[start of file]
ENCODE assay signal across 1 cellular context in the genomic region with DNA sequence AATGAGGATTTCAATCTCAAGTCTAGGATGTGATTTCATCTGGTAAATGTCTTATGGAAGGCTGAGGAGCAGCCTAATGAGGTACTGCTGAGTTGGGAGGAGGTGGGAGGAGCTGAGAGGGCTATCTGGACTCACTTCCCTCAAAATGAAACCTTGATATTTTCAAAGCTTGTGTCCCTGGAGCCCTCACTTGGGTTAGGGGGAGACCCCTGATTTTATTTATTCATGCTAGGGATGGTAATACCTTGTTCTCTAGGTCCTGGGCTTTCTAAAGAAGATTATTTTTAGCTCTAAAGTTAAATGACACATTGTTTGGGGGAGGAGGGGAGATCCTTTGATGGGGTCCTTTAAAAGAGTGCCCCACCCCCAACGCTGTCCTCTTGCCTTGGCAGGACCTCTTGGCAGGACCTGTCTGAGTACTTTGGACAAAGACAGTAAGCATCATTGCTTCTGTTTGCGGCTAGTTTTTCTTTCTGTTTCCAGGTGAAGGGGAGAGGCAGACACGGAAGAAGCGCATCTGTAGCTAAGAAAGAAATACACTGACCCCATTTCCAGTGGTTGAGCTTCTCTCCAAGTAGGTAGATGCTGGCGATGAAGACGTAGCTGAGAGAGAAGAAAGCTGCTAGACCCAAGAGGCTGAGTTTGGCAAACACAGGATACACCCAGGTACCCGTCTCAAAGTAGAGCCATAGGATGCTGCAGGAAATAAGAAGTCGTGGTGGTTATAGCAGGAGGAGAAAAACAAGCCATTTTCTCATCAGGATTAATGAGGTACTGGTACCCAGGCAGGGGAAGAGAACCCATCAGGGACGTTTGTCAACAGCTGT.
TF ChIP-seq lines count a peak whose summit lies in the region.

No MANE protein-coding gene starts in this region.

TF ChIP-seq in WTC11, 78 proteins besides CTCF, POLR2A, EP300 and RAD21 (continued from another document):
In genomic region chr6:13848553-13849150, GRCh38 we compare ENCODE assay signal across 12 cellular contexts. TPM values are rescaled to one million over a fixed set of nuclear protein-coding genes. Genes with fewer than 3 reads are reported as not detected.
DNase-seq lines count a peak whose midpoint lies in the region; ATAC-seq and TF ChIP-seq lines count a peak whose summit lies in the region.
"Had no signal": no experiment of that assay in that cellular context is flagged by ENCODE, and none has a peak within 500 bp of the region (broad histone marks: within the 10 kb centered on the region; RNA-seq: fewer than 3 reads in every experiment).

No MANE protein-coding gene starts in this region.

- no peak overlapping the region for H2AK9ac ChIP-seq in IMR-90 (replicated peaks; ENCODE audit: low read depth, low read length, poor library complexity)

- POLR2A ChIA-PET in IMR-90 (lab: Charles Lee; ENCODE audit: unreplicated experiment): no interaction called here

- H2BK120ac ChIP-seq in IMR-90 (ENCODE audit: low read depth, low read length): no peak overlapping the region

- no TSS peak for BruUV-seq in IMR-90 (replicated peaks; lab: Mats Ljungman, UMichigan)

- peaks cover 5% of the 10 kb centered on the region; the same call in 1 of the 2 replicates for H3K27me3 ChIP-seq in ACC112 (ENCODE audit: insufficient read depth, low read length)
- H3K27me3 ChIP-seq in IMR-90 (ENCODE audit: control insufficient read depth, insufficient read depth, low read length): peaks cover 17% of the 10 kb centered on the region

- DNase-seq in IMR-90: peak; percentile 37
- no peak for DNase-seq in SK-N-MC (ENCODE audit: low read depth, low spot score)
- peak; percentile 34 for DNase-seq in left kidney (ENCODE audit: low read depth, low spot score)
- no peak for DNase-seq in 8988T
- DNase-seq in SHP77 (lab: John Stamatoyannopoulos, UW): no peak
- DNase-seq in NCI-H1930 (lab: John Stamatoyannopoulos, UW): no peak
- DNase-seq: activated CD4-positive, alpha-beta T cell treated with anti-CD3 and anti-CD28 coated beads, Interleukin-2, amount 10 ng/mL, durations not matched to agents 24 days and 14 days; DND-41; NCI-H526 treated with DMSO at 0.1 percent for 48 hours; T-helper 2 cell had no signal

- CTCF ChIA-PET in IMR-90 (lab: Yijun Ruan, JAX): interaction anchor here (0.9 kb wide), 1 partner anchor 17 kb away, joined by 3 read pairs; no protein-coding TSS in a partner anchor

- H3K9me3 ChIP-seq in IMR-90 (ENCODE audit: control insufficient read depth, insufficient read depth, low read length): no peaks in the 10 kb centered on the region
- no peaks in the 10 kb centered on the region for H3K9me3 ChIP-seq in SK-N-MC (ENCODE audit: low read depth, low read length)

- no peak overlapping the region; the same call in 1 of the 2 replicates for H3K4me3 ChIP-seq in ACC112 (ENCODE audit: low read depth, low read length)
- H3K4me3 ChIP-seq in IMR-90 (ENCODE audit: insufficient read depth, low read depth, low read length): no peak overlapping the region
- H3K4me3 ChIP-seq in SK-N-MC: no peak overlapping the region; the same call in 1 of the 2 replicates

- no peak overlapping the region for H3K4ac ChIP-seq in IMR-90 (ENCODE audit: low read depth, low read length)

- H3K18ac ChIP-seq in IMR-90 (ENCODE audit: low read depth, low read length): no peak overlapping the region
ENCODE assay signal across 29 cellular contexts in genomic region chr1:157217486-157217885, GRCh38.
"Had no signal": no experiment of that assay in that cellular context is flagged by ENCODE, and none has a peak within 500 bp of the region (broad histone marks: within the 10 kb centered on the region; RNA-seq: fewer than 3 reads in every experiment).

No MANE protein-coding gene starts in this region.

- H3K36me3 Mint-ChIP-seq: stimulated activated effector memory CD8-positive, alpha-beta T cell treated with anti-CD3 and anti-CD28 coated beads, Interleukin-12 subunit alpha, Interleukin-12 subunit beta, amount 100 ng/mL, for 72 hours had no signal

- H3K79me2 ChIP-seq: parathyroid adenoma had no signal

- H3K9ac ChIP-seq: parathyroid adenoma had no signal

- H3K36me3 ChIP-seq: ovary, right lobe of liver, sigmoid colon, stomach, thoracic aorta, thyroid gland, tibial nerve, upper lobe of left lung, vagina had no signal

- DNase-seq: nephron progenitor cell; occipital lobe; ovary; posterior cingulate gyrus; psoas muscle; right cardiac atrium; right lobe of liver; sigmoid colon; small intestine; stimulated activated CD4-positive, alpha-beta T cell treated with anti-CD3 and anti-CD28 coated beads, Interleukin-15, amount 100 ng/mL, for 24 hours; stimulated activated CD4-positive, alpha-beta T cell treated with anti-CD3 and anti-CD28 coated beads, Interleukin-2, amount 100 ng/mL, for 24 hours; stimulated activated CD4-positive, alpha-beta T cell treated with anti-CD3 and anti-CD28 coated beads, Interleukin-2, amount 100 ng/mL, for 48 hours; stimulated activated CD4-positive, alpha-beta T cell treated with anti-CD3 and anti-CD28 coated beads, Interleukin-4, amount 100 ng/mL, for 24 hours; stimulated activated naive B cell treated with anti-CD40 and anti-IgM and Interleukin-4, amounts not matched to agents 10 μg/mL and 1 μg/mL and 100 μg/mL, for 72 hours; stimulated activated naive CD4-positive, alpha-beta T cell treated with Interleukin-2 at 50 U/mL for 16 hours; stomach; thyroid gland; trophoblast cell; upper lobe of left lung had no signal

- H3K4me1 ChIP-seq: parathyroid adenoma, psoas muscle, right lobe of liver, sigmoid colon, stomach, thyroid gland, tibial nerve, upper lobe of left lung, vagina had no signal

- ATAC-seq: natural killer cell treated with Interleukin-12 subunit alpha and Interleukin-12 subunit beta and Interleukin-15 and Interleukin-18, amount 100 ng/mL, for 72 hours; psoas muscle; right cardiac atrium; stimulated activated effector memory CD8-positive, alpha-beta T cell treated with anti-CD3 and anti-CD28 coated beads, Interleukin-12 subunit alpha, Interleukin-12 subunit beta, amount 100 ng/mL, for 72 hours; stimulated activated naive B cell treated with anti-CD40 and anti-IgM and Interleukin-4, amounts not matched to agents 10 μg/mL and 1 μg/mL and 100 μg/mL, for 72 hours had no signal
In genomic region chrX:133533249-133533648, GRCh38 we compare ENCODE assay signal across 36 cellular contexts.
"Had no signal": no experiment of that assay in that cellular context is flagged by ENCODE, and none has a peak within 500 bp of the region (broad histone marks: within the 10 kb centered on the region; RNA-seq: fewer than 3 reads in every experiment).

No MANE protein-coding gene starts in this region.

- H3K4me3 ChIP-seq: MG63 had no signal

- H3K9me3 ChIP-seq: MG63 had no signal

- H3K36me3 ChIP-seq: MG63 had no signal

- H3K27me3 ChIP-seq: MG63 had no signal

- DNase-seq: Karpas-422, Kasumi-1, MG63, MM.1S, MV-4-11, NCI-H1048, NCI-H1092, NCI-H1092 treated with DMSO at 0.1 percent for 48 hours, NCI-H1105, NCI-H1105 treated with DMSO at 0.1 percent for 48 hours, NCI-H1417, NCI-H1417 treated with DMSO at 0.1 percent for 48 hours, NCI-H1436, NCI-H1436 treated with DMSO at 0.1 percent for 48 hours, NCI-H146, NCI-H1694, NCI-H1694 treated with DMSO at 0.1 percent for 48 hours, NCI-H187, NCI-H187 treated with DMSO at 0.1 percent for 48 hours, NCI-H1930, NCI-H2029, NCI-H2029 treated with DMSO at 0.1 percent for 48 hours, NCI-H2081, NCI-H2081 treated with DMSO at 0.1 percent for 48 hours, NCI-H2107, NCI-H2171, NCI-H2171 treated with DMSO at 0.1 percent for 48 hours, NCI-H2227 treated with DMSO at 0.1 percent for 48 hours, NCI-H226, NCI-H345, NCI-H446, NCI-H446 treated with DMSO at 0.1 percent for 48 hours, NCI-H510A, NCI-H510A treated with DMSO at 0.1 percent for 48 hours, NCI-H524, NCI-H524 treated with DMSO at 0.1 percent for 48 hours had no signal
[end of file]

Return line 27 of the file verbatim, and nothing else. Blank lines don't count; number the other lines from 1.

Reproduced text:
- H3K4me3 ChIP-seq in SK-N-MC: no peak overlapping the region; the same call in 1 of the 2 replicates